Pete Lynch, a biomedical technician at Dartmouth-Hitchcock, acknowledges that he needs to stop and think about what his institution is doing regarding waste reduction because it’s such a part of its regular practice. Among its activities are finding companies that accept old circuit boards and international relief agencies that accept donations of medical equipment

“It’s a pervasive part of our practice,” he asserts.

There are real occupational health issues at stake, as well. Lynch and others about 18 months ago worked to eliminate the ethylene oxide used in gas sterilization of heat-sensitive items. Aside from the fact that ethylene oxide is both flammable and highly reactive, exposure to it can cause respiratory problems, headaches, nausea, vomiting and diarrhea. Cancer, reproductive problems and mutagenic changes have been linked to ethylene oxide exposure over the long term.

“Even at fairly low levels it’s a carcinogen, and even with short-term exposure it’s a nasty thing,” Lynch points out.

The hospital replaced its old gas sterilizer units with those that employ hydrogen peroxide plasma. Advantages include shorter sterilization cycles, low temperature and humidity, no aeration requirement, no toxic chemical residues and a lesser environmental impact, he informs.

 Mercury-filled thermometer

Minding your mercury
Most hospitals already have tackled the most obvious occupational culprit, that being the heavy metal mercury. The material is extremely toxic, and, once released, it represents a major long-term health risk. Like many heavy metals, it is a bio-accumulating toxin, meaning that the body cannot purge itself of mercury and so stores it in fatty tissues. Also, when mercury is metabolized in living beings it is converted into a more toxic form of mercury called methyl mercury. Even in its original form, the miniscule amount of mercury found in the average home thermometer is enough to taint an entire pond. This is why thermometer exchanges have become so popular, with electronic or zinc-based thermometers being the best substitutes.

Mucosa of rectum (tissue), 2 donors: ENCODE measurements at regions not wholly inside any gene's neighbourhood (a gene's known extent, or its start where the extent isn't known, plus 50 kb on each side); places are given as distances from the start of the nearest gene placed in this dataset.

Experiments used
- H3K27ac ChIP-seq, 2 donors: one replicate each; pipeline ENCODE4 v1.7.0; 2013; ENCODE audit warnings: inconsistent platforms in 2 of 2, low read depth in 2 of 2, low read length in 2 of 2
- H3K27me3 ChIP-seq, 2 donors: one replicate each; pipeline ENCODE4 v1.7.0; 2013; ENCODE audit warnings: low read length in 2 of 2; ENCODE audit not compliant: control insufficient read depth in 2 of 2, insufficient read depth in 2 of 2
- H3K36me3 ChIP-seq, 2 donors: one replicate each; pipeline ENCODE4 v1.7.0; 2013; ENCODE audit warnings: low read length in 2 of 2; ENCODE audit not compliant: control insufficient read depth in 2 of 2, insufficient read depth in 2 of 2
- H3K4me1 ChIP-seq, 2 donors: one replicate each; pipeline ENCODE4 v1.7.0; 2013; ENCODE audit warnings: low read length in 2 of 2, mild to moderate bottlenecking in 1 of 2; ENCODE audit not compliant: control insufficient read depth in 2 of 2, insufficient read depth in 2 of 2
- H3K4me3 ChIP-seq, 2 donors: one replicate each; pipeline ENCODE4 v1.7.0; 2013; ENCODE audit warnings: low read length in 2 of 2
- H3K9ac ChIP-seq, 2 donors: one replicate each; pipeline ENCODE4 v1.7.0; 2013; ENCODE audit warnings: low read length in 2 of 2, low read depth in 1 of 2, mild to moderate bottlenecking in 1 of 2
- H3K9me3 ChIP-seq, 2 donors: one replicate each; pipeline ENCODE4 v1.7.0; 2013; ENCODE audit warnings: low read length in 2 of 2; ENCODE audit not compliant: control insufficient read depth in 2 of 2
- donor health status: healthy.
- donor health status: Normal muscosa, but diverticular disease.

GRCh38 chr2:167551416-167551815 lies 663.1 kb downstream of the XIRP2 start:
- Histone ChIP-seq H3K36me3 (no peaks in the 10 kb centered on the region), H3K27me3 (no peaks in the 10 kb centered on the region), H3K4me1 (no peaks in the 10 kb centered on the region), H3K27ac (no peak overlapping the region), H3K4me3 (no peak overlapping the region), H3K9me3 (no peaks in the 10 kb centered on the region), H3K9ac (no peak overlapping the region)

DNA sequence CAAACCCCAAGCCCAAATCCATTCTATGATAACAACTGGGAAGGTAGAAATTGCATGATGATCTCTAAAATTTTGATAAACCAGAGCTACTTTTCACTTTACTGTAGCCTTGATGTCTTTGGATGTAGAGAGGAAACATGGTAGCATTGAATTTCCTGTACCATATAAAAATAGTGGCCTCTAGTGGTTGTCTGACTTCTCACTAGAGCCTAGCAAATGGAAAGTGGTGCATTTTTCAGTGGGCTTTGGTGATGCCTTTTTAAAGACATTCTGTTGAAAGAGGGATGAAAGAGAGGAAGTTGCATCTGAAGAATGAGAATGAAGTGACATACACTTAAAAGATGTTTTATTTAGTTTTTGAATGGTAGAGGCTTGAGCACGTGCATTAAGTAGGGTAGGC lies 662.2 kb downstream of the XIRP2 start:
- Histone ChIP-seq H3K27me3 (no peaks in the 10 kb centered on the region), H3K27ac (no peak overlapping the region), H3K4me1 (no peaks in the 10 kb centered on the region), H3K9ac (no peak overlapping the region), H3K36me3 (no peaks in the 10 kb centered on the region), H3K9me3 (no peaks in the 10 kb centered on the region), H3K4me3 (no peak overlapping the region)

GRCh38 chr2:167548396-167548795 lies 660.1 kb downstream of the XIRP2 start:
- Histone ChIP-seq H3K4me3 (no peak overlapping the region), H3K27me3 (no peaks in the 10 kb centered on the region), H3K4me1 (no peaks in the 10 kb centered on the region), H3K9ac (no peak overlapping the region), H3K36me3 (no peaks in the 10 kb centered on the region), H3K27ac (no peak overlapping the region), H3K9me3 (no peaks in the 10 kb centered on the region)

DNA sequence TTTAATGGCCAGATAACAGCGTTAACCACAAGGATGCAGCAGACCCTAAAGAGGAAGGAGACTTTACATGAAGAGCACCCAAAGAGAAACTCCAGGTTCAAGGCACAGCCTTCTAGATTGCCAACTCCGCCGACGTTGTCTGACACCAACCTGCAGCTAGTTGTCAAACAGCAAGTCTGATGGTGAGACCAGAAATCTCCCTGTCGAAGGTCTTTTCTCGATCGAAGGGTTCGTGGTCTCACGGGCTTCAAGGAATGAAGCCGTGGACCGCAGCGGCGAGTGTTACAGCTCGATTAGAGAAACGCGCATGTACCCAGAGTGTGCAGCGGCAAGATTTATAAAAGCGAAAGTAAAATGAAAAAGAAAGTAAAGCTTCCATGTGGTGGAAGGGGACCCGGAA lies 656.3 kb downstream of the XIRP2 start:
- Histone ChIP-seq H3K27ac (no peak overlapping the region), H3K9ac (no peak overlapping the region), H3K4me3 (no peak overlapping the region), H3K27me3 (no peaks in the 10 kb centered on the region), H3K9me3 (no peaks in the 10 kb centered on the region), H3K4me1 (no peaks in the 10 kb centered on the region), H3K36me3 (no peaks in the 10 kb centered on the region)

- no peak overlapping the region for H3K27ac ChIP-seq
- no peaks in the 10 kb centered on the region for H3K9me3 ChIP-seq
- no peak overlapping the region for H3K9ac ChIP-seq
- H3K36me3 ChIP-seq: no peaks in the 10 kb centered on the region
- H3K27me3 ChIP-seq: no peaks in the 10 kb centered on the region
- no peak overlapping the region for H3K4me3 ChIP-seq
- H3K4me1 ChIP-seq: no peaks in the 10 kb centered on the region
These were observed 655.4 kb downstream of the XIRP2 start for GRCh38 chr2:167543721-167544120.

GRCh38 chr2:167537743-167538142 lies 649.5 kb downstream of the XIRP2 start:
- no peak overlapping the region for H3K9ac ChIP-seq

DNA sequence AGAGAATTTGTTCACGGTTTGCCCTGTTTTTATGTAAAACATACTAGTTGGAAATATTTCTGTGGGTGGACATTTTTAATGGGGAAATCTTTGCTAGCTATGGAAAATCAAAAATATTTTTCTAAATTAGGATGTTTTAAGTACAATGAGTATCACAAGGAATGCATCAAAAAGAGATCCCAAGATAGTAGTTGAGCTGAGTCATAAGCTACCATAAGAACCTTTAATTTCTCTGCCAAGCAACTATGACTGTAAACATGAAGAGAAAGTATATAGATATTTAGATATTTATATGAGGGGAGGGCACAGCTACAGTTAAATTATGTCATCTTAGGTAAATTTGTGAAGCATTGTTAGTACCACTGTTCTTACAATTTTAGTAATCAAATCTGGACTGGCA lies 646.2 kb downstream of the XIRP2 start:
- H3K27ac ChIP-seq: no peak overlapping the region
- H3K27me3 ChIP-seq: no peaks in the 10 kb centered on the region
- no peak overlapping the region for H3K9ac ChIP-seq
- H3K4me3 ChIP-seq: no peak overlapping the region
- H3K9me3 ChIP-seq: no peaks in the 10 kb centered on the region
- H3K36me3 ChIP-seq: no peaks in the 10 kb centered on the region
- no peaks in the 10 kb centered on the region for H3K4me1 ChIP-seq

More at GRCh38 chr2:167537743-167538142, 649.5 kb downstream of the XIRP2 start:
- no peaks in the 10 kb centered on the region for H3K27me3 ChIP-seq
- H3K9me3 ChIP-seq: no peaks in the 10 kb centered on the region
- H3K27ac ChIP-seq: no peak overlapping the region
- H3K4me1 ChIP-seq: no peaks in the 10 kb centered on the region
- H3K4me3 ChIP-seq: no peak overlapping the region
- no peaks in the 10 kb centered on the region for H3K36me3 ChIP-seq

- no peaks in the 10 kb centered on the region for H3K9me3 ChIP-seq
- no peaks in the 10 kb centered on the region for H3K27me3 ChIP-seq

Mercury is in many places, as Gregg Perry, hazardous materials manager for Merrimack Valley Hospital in Haverhill, Mass., found out. He learned of a grant program from the EPA to help hospitals rid themselves of mercury. Merrimack Valley used it to hire Stericycle Inc. (Lake Forest, Ill.).

The program took three years, including a switch over to nonmercury “rat tails,” which patients swallow for throat scans. With the mercury-encased models, the patient could suffer a double hit from ingesting the liquid and breathing the mercury vapor if the mercury were to leak out. Other lesser-known mercury sources included switches in thermostats, vacuum pumps, gauges on medical air valves and fluorescent light bulbs. For the latter, the hospital secured another grant to help with relamping the entire hospital with more efficient models of fluorescent bulbs, which also use less mercury. It also found a company to take away the old bulbs, assuring that they were being disposed of in the most environmentally friendly manner possible.

It’s not easy going green
Just as it can be difficult to get physicians to relinquish the feel of latex gloves for nitral or other nonallergenic gloves, getting them to give up on sphygmomanometers for blood pressure, also known as mercury columns, can be a chore. Here the decision is rooted in what is clinically the best instrument for the patient, and a strong argument remains that nothing beats the accuracy of a mercury column, Perry remarks. Still, Merrimack Valley got rid of 20 sphygmomanometers and replaced them with aneroid sphygmomanometers.

“People say mercury is better, but I’ve been using them [aneroid sphygmomanometers] for two years, and they’re fine,” he insists. “It’s not rocket science; you can tweak them to make them work from where you are.”

Mercury versus nonmercury sphygmomanometers was the subject of a recent article in ECRI’s (Plymouth Meeting, Pa.) Health Devices journal. The author, Chris Lavanchy, engineering director for ECRI’s Health Devices group, notes first that, yes, mercury is a highly stable liquid with limited expansion and contraction properties, and for these reasons, mercury sphygmomanometers are extremely accurate. Physicians also tend to have less confidence in digital blood pressure devices because they use computer algorithms that make some estimation to provide a reading, he summarizes.